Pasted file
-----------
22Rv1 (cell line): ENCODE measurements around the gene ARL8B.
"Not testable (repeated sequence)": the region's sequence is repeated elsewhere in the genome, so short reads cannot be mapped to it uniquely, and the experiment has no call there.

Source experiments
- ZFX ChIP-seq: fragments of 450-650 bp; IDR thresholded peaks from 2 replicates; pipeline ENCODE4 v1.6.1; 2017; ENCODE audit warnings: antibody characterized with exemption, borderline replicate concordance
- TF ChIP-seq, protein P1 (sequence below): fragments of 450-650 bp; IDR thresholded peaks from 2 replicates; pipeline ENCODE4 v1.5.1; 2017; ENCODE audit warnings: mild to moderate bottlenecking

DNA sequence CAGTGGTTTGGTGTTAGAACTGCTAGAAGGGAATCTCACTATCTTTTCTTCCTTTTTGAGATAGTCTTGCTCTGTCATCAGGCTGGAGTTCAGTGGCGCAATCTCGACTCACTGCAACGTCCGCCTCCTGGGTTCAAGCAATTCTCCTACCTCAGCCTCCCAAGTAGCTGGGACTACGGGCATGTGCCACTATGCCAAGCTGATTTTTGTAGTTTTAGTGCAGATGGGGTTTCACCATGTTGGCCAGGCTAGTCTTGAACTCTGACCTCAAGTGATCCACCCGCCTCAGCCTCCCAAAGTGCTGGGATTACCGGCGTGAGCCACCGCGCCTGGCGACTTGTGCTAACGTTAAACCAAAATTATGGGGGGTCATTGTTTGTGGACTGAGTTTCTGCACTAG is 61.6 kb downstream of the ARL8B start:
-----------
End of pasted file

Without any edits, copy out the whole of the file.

22Rv1 (cell line): ENCODE measurements around the gene ARL8B.
"Not testable (repeated sequence)": the region's sequence is repeated elsewhere in the genome, so short reads cannot be mapped to it uniquely, and the experiment has no call there.

Source experiments
- ZFX ChIP-seq: fragments of 450-650 bp; IDR thresholded peaks from 2 replicates; pipeline ENCODE4 v1.6.1; 2017; ENCODE audit warnings: antibody characterized with exemption, borderline replicate concordance
- TF ChIP-seq, protein P1 (sequence below): fragments of 450-650 bp; IDR thresholded peaks from 2 replicates; pipeline ENCODE4 v1.5.1; 2017; ENCODE audit warnings: mild to moderate bottlenecking

DNA sequence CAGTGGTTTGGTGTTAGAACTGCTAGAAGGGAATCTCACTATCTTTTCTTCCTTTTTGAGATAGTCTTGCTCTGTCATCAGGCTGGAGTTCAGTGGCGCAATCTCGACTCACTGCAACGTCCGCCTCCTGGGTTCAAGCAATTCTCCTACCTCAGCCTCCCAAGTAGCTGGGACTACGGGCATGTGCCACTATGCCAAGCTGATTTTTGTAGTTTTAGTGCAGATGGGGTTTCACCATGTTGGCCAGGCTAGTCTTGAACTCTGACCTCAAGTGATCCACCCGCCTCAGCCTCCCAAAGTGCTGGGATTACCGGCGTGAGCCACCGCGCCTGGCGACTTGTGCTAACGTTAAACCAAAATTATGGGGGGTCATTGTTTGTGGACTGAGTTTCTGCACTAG is 61.6 kb downstream of the ARL8B start: